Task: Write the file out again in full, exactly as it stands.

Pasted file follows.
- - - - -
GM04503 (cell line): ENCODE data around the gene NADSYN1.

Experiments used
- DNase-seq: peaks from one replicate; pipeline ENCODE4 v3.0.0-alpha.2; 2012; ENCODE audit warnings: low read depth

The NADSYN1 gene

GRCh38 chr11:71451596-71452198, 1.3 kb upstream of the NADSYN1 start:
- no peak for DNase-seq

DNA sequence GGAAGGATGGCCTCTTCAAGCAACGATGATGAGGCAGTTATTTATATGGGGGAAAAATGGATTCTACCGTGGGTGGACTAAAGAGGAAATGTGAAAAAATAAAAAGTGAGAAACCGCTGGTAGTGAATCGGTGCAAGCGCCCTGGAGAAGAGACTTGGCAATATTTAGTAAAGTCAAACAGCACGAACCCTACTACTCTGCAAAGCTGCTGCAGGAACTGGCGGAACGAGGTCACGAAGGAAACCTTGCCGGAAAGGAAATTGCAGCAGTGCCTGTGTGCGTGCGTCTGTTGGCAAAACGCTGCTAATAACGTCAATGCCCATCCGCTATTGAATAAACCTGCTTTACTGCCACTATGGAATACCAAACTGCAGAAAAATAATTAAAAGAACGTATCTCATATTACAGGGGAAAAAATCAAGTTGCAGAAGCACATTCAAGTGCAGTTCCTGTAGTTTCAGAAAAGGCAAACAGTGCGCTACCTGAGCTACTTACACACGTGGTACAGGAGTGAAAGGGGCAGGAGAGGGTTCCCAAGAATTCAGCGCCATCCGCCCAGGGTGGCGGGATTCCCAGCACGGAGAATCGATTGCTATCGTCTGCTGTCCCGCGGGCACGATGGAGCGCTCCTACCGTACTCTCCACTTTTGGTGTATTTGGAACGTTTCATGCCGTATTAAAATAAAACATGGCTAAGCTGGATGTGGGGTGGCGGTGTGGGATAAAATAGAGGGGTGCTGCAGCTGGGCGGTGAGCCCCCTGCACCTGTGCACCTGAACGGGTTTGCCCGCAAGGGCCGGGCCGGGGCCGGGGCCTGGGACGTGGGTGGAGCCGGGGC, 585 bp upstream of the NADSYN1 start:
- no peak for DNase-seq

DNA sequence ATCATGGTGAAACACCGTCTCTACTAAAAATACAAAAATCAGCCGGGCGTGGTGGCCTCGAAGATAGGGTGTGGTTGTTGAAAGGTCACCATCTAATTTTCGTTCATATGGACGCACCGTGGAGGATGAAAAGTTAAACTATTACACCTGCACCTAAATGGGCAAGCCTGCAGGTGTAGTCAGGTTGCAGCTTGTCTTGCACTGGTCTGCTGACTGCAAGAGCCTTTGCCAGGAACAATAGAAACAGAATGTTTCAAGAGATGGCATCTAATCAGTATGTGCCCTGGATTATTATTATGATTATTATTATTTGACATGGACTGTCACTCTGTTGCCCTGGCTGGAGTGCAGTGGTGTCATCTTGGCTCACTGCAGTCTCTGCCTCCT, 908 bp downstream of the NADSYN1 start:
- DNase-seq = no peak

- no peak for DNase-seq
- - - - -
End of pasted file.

GM04503 (cell line): ENCODE data around the gene NADSYN1.

Experiments used
- DNase-seq: peaks from one replicate; pipeline ENCODE4 v3.0.0-alpha.2; 2012; ENCODE audit warnings: low read depth

The NADSYN1 gene

GRCh38 chr11:71451596-71452198, 1.3 kb upstream of the NADSYN1 start:
- no peak for DNase-seq

DNA sequence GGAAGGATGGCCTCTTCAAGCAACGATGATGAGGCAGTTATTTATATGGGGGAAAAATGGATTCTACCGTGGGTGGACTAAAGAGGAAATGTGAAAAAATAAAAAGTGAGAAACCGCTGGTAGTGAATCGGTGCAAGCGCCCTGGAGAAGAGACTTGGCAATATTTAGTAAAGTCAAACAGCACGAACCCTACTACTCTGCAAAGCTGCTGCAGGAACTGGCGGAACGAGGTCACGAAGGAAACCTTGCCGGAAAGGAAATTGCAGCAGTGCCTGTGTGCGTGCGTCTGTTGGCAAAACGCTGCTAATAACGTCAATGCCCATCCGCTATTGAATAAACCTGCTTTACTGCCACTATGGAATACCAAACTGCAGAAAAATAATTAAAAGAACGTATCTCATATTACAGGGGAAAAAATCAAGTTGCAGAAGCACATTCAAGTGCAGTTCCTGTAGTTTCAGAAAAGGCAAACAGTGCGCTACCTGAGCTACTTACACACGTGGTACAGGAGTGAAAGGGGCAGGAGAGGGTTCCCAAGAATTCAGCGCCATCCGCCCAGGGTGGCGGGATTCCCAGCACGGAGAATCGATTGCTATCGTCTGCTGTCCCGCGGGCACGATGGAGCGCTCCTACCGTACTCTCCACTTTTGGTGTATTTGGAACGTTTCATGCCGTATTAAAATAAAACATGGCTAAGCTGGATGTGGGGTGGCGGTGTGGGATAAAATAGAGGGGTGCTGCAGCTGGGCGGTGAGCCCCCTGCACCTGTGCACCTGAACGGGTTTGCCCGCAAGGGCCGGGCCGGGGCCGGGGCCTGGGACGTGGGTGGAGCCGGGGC, 585 bp upstream of the NADSYN1 start:
- no peak for DNase-seq

DNA sequence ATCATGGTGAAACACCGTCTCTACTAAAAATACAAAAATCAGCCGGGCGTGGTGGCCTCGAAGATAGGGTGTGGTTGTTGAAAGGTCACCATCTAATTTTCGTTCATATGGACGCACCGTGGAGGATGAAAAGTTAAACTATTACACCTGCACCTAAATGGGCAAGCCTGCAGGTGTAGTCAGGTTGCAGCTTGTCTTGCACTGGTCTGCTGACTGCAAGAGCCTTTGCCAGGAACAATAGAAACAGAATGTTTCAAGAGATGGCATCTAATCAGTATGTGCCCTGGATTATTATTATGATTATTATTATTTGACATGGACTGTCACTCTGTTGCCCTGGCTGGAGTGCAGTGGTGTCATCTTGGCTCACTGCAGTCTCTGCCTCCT, 908 bp downstream of the NADSYN1 start:
- DNase-seq = no peak

- no peak for DNase-seq